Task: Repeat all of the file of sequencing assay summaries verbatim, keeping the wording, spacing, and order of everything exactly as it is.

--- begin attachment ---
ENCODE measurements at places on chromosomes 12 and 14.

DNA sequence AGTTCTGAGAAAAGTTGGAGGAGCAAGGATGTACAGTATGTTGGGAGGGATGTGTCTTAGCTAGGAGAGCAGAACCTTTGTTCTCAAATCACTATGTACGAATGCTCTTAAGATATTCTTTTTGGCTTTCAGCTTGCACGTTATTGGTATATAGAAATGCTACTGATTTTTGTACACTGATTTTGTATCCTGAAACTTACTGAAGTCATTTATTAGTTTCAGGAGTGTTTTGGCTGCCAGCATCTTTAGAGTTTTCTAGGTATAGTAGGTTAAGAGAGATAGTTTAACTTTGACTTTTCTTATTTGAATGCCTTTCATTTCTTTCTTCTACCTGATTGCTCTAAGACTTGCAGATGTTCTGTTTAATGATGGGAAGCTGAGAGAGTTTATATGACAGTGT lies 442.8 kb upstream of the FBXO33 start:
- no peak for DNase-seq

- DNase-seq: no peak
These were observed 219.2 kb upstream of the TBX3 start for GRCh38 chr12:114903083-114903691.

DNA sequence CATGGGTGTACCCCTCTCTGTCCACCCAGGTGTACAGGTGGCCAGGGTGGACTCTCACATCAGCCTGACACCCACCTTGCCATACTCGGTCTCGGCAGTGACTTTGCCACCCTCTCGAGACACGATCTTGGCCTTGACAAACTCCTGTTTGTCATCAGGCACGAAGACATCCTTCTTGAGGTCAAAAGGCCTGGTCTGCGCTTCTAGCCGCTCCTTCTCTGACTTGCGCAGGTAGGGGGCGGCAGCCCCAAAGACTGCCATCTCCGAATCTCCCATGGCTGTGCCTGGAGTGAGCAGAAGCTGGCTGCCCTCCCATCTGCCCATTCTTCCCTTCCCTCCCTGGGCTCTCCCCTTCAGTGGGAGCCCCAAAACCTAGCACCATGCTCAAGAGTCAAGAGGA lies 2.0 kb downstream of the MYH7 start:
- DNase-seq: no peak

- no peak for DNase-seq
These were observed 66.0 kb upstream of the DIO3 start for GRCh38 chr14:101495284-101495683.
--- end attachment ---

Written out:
ENCODE measurements at places on chromosomes 12 and 14.

DNA sequence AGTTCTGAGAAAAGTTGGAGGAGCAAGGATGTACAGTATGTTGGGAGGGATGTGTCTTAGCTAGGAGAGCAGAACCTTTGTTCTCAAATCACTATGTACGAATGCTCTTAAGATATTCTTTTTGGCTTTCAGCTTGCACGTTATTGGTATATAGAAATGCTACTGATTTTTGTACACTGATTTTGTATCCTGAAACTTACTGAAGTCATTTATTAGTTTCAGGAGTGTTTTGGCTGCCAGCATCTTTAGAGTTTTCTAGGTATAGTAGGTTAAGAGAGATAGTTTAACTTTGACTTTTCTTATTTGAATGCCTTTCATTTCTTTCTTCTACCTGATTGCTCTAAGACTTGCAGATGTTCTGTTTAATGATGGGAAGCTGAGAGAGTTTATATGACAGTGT lies 442.8 kb upstream of the FBXO33 start:
- no peak for DNase-seq

- DNase-seq: no peak
These were observed 219.2 kb upstream of the TBX3 start for GRCh38 chr12:114903083-114903691.

DNA sequence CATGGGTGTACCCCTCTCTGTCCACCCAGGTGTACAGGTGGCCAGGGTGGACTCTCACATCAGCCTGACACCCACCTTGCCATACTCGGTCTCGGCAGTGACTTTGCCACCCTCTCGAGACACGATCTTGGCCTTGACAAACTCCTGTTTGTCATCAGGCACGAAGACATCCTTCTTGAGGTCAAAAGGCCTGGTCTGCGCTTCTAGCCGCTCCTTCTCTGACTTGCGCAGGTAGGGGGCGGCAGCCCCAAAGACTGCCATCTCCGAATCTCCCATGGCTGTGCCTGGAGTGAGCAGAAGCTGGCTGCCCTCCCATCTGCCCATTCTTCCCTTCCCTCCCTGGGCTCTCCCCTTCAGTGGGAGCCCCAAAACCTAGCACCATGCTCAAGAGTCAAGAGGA lies 2.0 kb downstream of the MYH7 start:
- DNase-seq: no peak

- no peak for DNase-seq
These were observed 66.0 kb upstream of the DIO3 start for GRCh38 chr14:101495284-101495683.